Property records of a sprawling seminary said to be the headquarters of the Jaish-e-Mohammed, a claim denied by Pakistan in recent days, does indeed belong to the internationally proscribed terrorist group, an investigation by Firstpost has found. The records also establish that the property was purchased in spite of the organisation being subjected to both Pakistani and international sanctions.
Following the Indian Air Force strike on a jihadi training facility in Pakistan’s Khyber-Pakhtunkhwa province on 27 February, the Bahawalpur headquarters is the focus of Indian and international efforts to push Pakistan to shut down JeM.
Indian intelligence assessments suggest the strike may have killed up to 20 terrorists, including three former Pakistan Army trainers. Intelligence sources told Firstpost there were only five confirmed kills, based on burials recorded by intelligence assets in the region.
Speaking at a JeM rally in Khyber-Pakhtunkhwa on 28 February, JeM founder Masood Azhar’s brother, Abdul Rauf Rasheed Alvi, better known as Rauf, confirmed that India had attacked “our headquarters”, and vowed revenge. He did not, however, mention casualties. In 2009, just months after the Mumbai attacks of 26 November, 2008, Rauf arrived at a small government office in Bahawalpur to register the purchase of nine acres and one kanal of farmland off the Bahawalpur-Karachi highway.
For a stated value of 1.5 million Pakistani rupees (~Rs 7.6 lakh), a local, Ahmad Nayeem, sold the property to Rauf and his partner, Rashid Ahmed, on 23 March of that year, documents obtained by Firstpostshow. The property has now grown into a sprawling JeM facility on the outskirts of the city, which the organisation’s propaganda material says has space for 12,000 students, sports facilities and prayer areas.
Following the suicide-bomb attack on the Central Reserve Police Force in Pulwama, Pakistan had announced that it was taking over administration of the Jama-e-Masjid Subhanallah in Bahawalpur, along with the Sabir seminary — both parts of the complex.
But, just a day later, Bahawalpur deputy commissioner Shahzaib Saeed told a group of visiting journalists it was just a “routine seminary having no links with the Jaish-e-Mohammed… Some 600 students are studying here and none of them is associated with any banned organisation or involved in any terror activity”.
Pakistan’s information and broadcasting minister Fawad Chaudhry joined him in denial. “This is a seminary and India is doing propaganda that it is the JeM headquarters,” the minister said.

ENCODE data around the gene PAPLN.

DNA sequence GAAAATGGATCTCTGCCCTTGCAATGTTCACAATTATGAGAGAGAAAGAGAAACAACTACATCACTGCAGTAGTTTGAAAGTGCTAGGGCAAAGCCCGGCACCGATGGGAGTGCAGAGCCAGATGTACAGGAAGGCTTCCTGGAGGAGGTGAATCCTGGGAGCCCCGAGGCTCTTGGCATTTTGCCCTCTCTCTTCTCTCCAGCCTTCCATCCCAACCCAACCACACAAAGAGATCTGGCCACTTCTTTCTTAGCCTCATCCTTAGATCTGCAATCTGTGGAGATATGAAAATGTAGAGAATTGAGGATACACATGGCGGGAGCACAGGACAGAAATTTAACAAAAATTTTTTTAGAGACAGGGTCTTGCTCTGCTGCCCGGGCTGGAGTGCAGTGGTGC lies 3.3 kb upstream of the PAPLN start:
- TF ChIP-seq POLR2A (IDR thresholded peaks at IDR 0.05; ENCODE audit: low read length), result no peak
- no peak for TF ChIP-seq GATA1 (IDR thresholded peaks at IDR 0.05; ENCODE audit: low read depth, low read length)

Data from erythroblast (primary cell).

From the documents, though, it is clear the Pakistan government was being economical with facts. Rauf, the owner of the property, was sanctioned by the United States treasury department in 2010 for his role in “deadly attacks against innocent civilians in Pakistan, Afghanistan and India”.
Perhaps more important, Rauf was identified by the JeM’s in-house journal al-Qalam as “General of the Jaish-e-Mohammed” in its 9 February, 2017 issue. The magazine said Rauf had addressed a mosque gathering in the Gumtala village, telling it that “Islam is a world power and cannot be destroyed”. He went on, “Jihad is the most important obligation of our faith”.
In an effort to put space between its military social operations, the organisation had in 2010 given jihad veteran Maulana Ghulam Murtaza the charge of reviving the al-Rahmat trust, once run by Allah Baksh, Azhar’s father. That year, a JeM-affiliated publication said the trust was paying pensions to the families of at least 850 jihadists killed or imprisoned in India as well as in other countries
In 2016, footage showed young men in Karachi collecting funds from congregants for the al-Rahmat trust, saying it was for “the brave young men of the JeM who are fighting for the victory of the name of god and Islam”. Pakistan’s National Counter-Terrorism Authority states on its website that the organisation was proscribed on 14 January, 2002, which leaves open the question of how Rauf was able to collect the funds needed to purchase the land on which the Bahawalpur seminary flourished.
Perched on the Mansehra-Balakote road, above the village of Jaba, a bright-red arrow on top of a blue signboard points towards the mountains: “Madrasa Taleem ul-Quran (seminary for education in the Quran),” it reads.
The small lettering at the bottom tells passers-by the institution runs under the sarparasti, or guardianship, of Maulana Masood Azhar. His brother-in-law, Muhammad Yusuf Azhar, is identified as the executive in-charge. Phone numbers are provided as well.
Bahawalpur-based sources told Firspost at least two JeM volunteers from the headquarters, who left to train at Balakote early in February, could not be contacted by their families after the air strike.
In Bahawalpur and other major Pakistani cities, JeM operations are underway, untouched by the unfolding India-Pakistan crisis. In Karachi, there were “magnificent gatherings at two locations, where hundreds of volunteers assembled to learn about the realities of jihad,” says al-Qalam.
The JeM’s district-in-charge, Rana Shahid, led similar gatherings in Bahawalpur, in the name of the emir-ul-mujahideen (prince of the holy warriors) Masood Azhar.